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This episode's cover was drawn by ALEXIS MORRISON.

I flipped off the board and crashed into the water. The wave held me under. No breath. Darkness. I fought my way to the surface. Another wave. My head was slammed by the white water. Darkness.

I foolishly believed I’d have a talent for surfing. I was a martial artist and sorcerer, after all, and had trained in many different disciplines across many different worlds.

I was athletic, and nimble as a mouse due to my, well, being a mouse. How could water be any challenge when I’d surfed mountainsides and flown through the clouds on raptor mounts?

The village was Rajam Put, and the master called Gojun.

I stumbled on Rajam Put when hunting along the shoreline. I’d blipped in a day prior, and wanted a fresh meal. Through the jungle, I watched waves rise high and smack into the open beach. Stunning how upon such a level plain, moving mountains rose so high.

Then lights. Not stars in the sky, but glitter upon the waves themselves.

Out in the dark of the night, glowing four-armed peoples surfed the waves. Neon polka dots lined the white skin, and neon animals surged through the forest. By midnight, every plant and animal glowed. And the people were no exception.

I waddled to that beach. No hostility. Many other races were there, beings that glowed and did not glow. All surfed in harmony. Rajam Put was a port town—a hub for many thousands of smaller islands.

The master Gojun, whose four arms were muscled though his belly round, said to me, “Stranger, will you ride with us all? Brothers and sisters all come together for the waves.” He patted his stomach like a drum with all four hands.

I agreed, though when I pulled out my crystalline shield and flipped the switch—turning it into a surfboard—Gojun cursed and threw it to the sand. He brought me a “proper” board carved of an undersea tree species, and said, “This is a loan, stranger. Must be returned to this beach by moondown.”

I recollected my shield from the sand, agreed to his terms, and expressed my gratitude for the board. We paddled out.

Certainly overconfident, I went for the large waves straight away. Large seahorses towed us out into the far reaches—where the biggest waves swelled tall and strong. I grabbed onto a line and the bioluminescent woman kicked her steed. The seahorse flew through the water and towed me up the side of an encroaching mass of water.

I got demolished by the water. Waves strangled me, and battered me against the coral below. My head was fine. My arm bled heavily.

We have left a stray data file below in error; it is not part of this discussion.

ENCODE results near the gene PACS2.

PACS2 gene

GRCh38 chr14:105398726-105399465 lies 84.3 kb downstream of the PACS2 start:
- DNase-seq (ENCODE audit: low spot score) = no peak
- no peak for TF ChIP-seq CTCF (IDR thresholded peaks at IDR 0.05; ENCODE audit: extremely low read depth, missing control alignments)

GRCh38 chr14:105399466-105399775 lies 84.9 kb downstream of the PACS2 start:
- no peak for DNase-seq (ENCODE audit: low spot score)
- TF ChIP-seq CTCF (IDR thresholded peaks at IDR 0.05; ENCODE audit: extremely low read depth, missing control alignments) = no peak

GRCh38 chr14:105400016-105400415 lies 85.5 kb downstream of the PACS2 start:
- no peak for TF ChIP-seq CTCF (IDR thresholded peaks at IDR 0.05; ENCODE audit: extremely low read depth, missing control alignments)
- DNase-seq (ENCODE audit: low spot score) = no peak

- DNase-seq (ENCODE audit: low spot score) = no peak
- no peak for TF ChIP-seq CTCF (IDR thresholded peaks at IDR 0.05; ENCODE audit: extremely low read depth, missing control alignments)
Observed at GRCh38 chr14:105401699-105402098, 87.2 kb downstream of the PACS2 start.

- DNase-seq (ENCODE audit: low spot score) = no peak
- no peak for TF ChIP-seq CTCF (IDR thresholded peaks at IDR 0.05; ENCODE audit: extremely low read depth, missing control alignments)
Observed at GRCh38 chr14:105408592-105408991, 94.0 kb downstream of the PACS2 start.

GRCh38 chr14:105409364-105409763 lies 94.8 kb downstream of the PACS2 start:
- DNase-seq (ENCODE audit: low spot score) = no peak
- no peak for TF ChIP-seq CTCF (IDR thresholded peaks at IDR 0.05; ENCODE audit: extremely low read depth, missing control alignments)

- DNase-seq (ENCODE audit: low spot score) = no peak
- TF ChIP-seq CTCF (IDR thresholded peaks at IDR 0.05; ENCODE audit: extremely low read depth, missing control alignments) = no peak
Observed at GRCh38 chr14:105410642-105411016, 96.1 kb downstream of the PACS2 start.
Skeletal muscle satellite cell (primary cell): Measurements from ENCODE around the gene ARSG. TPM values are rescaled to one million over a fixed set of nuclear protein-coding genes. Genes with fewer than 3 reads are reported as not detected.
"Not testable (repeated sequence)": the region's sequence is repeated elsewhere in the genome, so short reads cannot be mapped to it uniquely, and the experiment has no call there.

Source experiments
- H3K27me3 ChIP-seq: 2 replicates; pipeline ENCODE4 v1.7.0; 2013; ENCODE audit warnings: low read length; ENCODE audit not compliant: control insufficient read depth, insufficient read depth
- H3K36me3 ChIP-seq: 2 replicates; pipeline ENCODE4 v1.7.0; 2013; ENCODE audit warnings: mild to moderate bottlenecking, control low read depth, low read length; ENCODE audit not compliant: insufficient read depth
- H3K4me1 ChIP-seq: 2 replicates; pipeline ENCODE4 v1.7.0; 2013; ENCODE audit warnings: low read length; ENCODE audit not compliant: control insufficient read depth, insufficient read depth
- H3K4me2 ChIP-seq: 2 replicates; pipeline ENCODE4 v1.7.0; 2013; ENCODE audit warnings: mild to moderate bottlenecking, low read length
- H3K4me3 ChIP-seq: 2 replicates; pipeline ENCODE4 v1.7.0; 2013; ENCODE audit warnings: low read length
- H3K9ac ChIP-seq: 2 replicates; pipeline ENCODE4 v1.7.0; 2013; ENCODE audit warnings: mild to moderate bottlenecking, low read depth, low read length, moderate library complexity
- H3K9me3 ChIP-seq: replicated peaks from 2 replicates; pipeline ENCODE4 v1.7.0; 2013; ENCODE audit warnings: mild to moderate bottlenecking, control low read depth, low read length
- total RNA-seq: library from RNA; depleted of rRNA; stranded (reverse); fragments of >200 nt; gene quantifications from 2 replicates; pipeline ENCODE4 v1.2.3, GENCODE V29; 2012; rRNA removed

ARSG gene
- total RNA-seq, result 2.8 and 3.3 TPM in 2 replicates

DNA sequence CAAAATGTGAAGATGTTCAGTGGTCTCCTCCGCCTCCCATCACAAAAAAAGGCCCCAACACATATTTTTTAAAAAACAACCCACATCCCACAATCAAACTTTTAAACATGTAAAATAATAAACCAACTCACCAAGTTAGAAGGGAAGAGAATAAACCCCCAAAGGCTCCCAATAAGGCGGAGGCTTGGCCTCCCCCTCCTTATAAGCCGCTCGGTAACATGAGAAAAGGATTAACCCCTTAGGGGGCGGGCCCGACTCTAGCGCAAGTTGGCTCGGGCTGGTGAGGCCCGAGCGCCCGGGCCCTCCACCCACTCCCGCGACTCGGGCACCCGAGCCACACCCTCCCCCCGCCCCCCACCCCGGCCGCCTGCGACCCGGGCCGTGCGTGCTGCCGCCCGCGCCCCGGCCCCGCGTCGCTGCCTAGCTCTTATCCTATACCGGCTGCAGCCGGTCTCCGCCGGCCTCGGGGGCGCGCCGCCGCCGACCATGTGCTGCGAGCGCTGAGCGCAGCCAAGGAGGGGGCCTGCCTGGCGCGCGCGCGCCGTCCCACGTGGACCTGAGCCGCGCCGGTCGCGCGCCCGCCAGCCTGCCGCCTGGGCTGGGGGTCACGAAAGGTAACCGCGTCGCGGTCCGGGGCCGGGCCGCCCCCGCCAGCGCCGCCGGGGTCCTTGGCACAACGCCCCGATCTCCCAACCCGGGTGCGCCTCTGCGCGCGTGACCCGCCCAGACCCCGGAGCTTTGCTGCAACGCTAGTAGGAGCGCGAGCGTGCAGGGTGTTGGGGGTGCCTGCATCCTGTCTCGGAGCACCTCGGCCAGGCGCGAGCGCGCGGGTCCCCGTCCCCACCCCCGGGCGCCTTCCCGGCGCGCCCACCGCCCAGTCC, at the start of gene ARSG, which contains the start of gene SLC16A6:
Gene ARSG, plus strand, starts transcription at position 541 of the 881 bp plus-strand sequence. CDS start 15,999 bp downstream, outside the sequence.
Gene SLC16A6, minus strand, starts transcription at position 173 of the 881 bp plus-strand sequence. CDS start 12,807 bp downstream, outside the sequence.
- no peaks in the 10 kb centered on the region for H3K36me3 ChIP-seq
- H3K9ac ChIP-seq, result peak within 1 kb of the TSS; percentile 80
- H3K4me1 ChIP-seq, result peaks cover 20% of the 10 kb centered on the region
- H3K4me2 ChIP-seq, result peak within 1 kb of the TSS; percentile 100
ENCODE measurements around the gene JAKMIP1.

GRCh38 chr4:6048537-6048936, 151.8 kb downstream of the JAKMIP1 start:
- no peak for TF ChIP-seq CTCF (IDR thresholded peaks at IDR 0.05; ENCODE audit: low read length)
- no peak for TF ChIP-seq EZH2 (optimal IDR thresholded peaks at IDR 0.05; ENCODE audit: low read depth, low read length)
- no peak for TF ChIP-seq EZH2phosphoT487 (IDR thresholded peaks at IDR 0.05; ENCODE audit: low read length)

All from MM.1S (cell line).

When I saw light, I swam as fast as I could. The board beneath my feet fought me. I didn’t expect that. The board glowed the farther I got away from it. Like a magnet to my feet, the runes yanked and yanked.

My eyes scorched hot with sorcery. I fought the board and swam towards the light. I opened my palms like jets and spiraled through the water to the surface.

Except the true surface was as dark as the night outside.

And this light was not the surface as all.

Because of the jets I soared through the water and popped out of the air. With a smack I fell bum first onto stone. I used my tail to stand.

The chamber was a sphere of bioluminescent corals. A pocket of rock and air submerged under water. Giant alien crustaceans scuttled at my arrival, receding into the crevices as quick as I burst from the water.

The cave was the size of a home. The hole I’d shot through was as large as the bottom, with a tiny backslapping down from the walls.

The beach had enough room for me to turn and lunge. That was all. My board knifed through the water in pursuit and smashed into the stone beside my feet. Luckily, it was not damaged. The runes carved into the wood went dark with our proximity.

I took long, steady breaths, akin to what I’d trained early in life as a sorcerer. My opal-blood simmered through my veins. Breath was the power in all life, and thus in magic. Without meaning to ignite my sorcery, breathing and meditation always brought forth this response. I calmed my heartbeat and began hatching an escape. How deep was I underwater? Not too deep—the pressure was not too bad. Perhaps this wasn’t an underwater cave at all, but a cave on the surface. I’d have to swim down, then out and up. But if I was underwater, I’d need to look around first to see which way the real surface was.

Either way, I needed to get out. Swimming seemed my only option.

“Now, now, now, no need to go. Poor little rat will miss the show.” A slew of the corals morphed and transformed. Coral arms sprouted tentacles, large snail shells morphed into eyeballs, and the colors flickered like neon city lights.

An eight eyed cephalopod clung to the ceiling. An alien amalgamation between brain and squid. The eight eyes descended as a line along the torpedo shaped body. In succession the eyes reached from stalks, and glared at me as the stalks shifted in circles.

Between the tentacles and the eyestalks, there was a web of glowing flesh.

“Under waves you find strength,” said the being, “but over them we find ours. Stranded ashore, we must find a way back to the ocean. Stranded below, you must find a way to the land. A dynamic of balance, I would say, as I enjoy my time above the tides, and you enjoy yours upon the waves.” The voice chittered like a crab, “The risk always remains of stranding.”